Nuclear safetyExtending Nuclear Power Accident Code for Advanced Reactor Designs

Published 24 August 2021

Nuclear power is a significant source of steady carbon-neutral electricity, making the design and construction of new and next-generation nuclear reactors critical for achieving the U.S.’s green energy goals. A number of new nuclear reactor designs, such as small modular reactors and non-light water reactors, have been developed over the past 10 to 15 years.Sandia Lab researchers have been expanding their severe accident modeling computer code, called Melcor, to work with different reactor geometries, fuel types and coolant systems.

Nuclear power is a significant source of steady carbon-neutral electricity, making the design and construction of new and next-generation nuclear reactors critical for achieving the U.S.’s green energy goals.

A number of new nuclear reactor designs, such as small modular reactors and non-light water reactors, have been developed over the past 10 to 15 years. In order to help the Nuclear Regulatory Commission evaluate the safety of the next generation of reactors, fuel cycle facilities and fuel technologies, researchers at Sandia National Laboratories have been expanding their severe accident modeling computer code, called Melcor, to work with different reactor geometries, fuel types and coolant systems.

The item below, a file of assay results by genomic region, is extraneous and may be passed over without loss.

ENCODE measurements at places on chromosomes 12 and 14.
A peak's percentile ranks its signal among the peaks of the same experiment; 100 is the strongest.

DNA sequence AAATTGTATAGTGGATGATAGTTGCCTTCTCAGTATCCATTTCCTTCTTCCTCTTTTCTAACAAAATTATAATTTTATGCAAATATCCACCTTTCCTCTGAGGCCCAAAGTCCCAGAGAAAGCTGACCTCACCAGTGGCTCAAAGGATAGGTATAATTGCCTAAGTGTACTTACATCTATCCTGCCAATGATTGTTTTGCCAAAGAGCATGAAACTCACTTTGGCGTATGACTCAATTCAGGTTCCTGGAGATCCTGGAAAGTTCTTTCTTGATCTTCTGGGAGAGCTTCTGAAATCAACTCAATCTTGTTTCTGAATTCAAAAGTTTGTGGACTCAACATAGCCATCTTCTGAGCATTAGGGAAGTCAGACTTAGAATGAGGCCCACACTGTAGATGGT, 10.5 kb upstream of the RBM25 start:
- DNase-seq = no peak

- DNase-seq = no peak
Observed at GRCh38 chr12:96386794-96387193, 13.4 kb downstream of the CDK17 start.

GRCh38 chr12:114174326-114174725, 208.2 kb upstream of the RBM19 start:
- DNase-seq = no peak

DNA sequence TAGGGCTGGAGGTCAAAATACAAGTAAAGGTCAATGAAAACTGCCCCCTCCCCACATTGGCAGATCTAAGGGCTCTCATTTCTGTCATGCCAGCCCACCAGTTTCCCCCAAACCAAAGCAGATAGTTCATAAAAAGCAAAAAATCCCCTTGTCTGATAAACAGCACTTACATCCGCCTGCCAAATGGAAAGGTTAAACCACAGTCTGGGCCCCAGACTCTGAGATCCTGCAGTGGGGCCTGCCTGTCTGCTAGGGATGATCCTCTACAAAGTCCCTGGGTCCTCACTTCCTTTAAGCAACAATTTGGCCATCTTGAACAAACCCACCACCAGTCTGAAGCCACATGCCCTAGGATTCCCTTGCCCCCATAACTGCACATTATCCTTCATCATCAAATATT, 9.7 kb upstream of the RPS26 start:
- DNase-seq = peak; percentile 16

These advancements have been demonstrated at several virtual public meetings this summer. The purpose of these meetings is to show U.S. policymakers, members of the nuclear energy industry, international nuclear energy regulators and members of public interest groups that the NRC has the tools needed to evaluate the safety of new and advanced nuclear reactor designs.

“This computer code really is the Swiss Army knife of nuclear system safety,” said David Luxat, manager for Sandia’s nuclear reactor severe accident modeling group. “It is a flexible toolbox of physics and chemistry that allows us to simulate how a nuclear power plant or another nuclear facility reacts during an accident that could potentially lead to the release of radioactive material into the environment. In my view, the code is central to enabling the innovation of nuclear energy in the U.S. and thus mitigating the worst outcomes from climate change.”

Advancing the Safety Code for the Next Generation
Sandia and the NRC have worked together for decades to advance the understanding of system performance under accident conditions. This research covered areas such as accident progression, combustible gas generation and transport, molten core concrete interaction, fuel coolant interactions and many others. Starting in the 1980s, the NRC directed Sandia to consolidate these capabilities into one software package.

The Melcor code can model a wide array of phenomena including severe accidents that can occur at a nuclear power plant, then estimate the extent of radioactive material release possible due to the accident. Work on the code began after the Three Mile Island accident in 1979.

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